Behavioural data can bridge the gap between what consumers say and do

What people say they’re going to do and what they actually do can end up being very different things. Ahead of her session at Marketing Week Live, Marketing Week talks to Tash Walker, founder of The Mix, about the rise of research that analyses actions rather than attitudes.

behaviour

If the result of the EU referendum and US presidential election have taught us anything it’s that what people say they’re going to do and what they actually do are two very different things.

It’s for this reason that the accuracy of traditional qualitative and quantitative research methods are under scrutiny like never before. This has led to the rise of alternative, behaviour-based techniques that aim to give a truer representation of how consumers are actually feeling and reacting.

These include methods such as social media analysis to derive real audience insights, something that Clive Humby, the founder of research firm Dunnhumby and now chief data scientist at Starcount, outlined in a recent column for Marketing Week.

He said: “The majority of brands already have a perception of who their customers are and often enrich their customer data by paying for market research data that gives insight into that specific, predetermined group.

“Social data, on the other hand, is behavioural rather than attitudinal, making it very useful for highlighting customer groups that brands may not have previously considered, along with their differing motivations for shopping.”

dots-behaviour

To illustrate where classic research may be letting brands down, Tash Walker, founder of The Mix, which specialises in human behaviour-based research, uses an image featuring six dots. When asked to describe what it represents she says people generally highlight the fact there are two groups of three dots or two triangles, which suggests a pattern.

“The fact of the matter is that what you’re seeing in that image is six dots but as human beings we of course bring our own experience to the table. That in a sense is where qualitative research starts to go wrong because it often leads to conclusions that are quite far away from actual behaviour and are instead based on [the researcher’s] own experiences,” she says.

Walker believes focus groups are a “flawed premise”. In order to get a more accurate portrayal of people’s actions she believes researchers need to constantly observe and assess what people are doing in real-time.

As an example, she says, when someone is on a diet and you ask them what they ate the day before they tend to focus only on their main meals and forget the snacks and drinks.

Instead, she recommends asking consumers to document their activity over several days in real time to create an accurate record of behaviour. This could include a photo diary of everything they’ve eaten in a week, or a video of them preparing a meal or watching TV “so you can actually see what’s happening rather than relying on someone recounting what they’ve done”.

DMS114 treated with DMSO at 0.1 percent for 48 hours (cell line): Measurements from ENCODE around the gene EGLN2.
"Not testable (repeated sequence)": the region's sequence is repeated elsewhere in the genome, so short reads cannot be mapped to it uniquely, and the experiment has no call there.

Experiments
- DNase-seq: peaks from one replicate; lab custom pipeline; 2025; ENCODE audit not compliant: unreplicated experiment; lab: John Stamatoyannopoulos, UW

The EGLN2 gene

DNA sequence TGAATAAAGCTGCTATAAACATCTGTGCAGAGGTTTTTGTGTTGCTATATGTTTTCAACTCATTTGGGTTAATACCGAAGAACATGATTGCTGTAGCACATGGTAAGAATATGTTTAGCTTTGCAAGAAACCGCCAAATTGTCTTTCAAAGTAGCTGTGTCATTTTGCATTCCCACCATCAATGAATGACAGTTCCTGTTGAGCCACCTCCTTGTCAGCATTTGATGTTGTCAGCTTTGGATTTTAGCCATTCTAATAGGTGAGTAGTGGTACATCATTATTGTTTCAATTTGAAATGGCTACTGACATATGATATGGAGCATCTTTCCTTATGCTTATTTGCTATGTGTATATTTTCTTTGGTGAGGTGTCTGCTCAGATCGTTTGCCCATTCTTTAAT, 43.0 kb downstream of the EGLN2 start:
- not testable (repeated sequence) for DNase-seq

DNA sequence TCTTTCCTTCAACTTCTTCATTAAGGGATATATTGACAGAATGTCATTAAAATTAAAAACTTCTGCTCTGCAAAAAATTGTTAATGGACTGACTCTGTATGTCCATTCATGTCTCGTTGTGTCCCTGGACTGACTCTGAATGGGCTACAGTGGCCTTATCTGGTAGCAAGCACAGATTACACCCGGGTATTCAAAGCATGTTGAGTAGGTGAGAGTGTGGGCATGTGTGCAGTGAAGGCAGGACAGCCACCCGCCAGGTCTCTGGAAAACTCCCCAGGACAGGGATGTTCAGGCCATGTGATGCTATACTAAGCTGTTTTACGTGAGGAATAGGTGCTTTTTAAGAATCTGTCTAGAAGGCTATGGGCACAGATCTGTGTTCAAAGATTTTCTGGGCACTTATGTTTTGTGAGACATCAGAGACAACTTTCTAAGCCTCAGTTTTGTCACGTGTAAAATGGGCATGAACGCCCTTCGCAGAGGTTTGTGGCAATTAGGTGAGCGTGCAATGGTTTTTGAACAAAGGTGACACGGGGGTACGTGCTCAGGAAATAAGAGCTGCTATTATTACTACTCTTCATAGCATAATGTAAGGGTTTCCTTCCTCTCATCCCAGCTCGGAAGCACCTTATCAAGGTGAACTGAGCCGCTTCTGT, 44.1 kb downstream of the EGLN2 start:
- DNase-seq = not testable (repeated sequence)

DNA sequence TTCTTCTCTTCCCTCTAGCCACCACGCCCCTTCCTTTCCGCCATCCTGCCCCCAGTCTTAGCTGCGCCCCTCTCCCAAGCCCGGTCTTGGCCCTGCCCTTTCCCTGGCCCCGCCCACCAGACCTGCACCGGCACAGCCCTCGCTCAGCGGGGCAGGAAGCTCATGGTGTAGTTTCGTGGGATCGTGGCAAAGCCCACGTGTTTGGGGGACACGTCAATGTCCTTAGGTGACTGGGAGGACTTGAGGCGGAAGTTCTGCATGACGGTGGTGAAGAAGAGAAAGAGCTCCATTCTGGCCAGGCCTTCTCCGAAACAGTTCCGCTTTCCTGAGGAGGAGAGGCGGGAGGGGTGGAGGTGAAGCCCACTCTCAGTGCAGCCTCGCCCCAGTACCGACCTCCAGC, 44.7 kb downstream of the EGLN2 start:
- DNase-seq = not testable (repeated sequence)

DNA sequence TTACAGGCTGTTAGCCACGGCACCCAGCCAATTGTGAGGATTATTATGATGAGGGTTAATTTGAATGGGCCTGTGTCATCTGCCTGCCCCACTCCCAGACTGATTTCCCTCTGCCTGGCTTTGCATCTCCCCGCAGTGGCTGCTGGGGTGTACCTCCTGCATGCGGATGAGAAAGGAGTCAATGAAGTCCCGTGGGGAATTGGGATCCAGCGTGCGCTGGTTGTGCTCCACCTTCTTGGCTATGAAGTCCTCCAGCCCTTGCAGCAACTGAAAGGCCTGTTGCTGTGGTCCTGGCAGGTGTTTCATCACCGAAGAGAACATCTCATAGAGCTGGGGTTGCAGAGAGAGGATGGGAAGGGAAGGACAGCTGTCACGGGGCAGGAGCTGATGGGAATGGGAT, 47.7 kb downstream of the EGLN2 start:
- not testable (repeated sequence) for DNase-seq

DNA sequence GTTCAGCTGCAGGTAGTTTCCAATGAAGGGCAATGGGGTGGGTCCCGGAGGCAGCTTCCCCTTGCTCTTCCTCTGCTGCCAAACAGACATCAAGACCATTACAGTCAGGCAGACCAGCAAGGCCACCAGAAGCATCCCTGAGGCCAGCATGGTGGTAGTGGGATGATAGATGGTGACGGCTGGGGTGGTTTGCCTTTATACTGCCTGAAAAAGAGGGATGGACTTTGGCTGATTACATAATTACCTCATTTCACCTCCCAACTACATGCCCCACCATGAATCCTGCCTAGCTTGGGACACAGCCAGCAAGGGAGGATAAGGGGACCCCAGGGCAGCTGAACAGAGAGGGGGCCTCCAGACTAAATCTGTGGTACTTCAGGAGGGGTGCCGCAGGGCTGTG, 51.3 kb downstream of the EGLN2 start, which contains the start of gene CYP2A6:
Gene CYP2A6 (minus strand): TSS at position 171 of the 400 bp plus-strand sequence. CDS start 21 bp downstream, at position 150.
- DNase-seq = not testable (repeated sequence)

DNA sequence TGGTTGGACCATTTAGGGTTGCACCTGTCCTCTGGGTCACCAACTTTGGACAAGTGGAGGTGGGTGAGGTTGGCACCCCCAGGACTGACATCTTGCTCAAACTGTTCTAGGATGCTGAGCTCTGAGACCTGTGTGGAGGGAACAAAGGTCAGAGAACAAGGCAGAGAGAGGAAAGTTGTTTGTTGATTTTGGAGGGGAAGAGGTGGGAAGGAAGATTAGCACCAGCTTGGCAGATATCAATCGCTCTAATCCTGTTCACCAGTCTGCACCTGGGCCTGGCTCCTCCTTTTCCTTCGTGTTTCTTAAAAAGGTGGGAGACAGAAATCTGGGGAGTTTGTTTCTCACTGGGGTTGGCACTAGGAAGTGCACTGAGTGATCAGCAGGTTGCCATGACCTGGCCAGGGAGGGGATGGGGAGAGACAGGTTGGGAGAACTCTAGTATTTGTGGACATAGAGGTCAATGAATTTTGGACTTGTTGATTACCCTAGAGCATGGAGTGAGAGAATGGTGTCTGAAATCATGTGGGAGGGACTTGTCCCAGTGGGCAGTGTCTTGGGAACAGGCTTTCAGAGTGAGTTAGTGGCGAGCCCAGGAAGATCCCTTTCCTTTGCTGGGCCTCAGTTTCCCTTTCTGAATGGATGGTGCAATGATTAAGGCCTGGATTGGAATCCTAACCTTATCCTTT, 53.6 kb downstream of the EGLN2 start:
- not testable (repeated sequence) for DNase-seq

She uses the example of the growing availability of sharing packs. Marketers might imagine they are being bought so people can enjoy them together. But in reality “people are buying more sharing products so they can eat more,” she says.

By monitoring people over a period of time and speaking to them in short, frequent bursts of five or six times in a week, patterns in actual behaviour can be discovered.

  • Tash Walker, founder of The Mix, will be at Marketing Week Live on The Marketing Academy stage on 9 March. Click here to register.
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Comments
  • Mike Underhill 8 Feb 2017 at 1:59 am

    Can’t beat behavioral data… if what you want is a rear view mirror.

  • John Whitehead 8 Feb 2017 at 9:37 am

    But behaviour IS the difference between what what people do and say. I still believe that understanding values and drivers are the key to predicting behaviour.

  • Dalin Ard 14 Feb 2017 at 12:23 am

    How interesting. A couple of weeks ago I was a participant in a set of marketing surveys for my university. There was a particular set of questions that caught my attention that asked, in essence, if you would buy a particular product or brand if someone you wanted to impress saw you at the store and was watching you. In the moment, I thought to myself “Of course I wouldn’t, I think I would buy the same thing regardless of who was watching” so I answered the question accordingly. Looking back on it though, I thought that this was not the best way to collect consumer data because people are most likely going to answer according to their ideal. In reality though, other people’s opinions are one of the biggest drivers of what consumers purchase. So when I saw this article title, I had to dive in and figure out how marketing teams are com combating this issue. The U.S. Presidential Election is an excellent real-life example of the difference between what people say they will do versus what they actually do. According to nearly every poll, Hillary Clinton was set to take office in 2017. It wasn’t even close. Then when the results came in, Donald Trump won the electoral college by a significant margin, and it wasn’t even close. When it comes to marketing analysis tests such as the one I took, the reason for the difference is because during the test, the participant is aware there answers are being analyzed and answer accordingly. The idea to introduce behavioral-based techniques such as social media analysis is an intriguing one, and I am curious if they will help gather and better interpret consumers’ opinions, thoughts, and actions. After reading the article they seem to be a much more accurate way of collecting this data, but then again, we have just learned that the anticipated results has a tendency to differ from the actual results, so I’ll wait to see the results first. Great article.

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